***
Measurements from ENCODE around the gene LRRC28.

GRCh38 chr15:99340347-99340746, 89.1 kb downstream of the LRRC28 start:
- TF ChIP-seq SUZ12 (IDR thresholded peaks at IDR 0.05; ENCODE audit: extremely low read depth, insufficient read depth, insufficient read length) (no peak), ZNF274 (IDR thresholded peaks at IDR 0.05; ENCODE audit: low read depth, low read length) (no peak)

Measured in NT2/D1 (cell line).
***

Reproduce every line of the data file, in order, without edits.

Measurements from ENCODE around the gene LRRC28.

GRCh38 chr15:99340347-99340746, 89.1 kb downstream of the LRRC28 start:
- TF ChIP-seq SUZ12 (IDR thresholded peaks at IDR 0.05; ENCODE audit: extremely low read depth, insufficient read depth, insufficient read length) (no peak), ZNF274 (IDR thresholded peaks at IDR 0.05; ENCODE audit: low read depth, low read length) (no peak)

Measured in NT2/D1 (cell line).